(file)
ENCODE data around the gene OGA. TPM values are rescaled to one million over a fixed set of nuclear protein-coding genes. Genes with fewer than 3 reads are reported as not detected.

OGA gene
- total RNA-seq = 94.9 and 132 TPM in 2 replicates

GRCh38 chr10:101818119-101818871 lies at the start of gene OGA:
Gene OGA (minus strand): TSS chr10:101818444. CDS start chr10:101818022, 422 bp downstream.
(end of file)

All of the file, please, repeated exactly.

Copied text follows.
ENCODE data around the gene OGA. TPM values are rescaled to one million over a fixed set of nuclear protein-coding genes. Genes with fewer than 3 reads are reported as not detected.

OGA gene
- total RNA-seq = 94.9 and 132 TPM in 2 replicates

GRCh38 chr10:101818119-101818871 lies at the start of gene OGA:
Gene OGA (minus strand): TSS chr10:101818444. CDS start chr10:101818022, 422 bp downstream.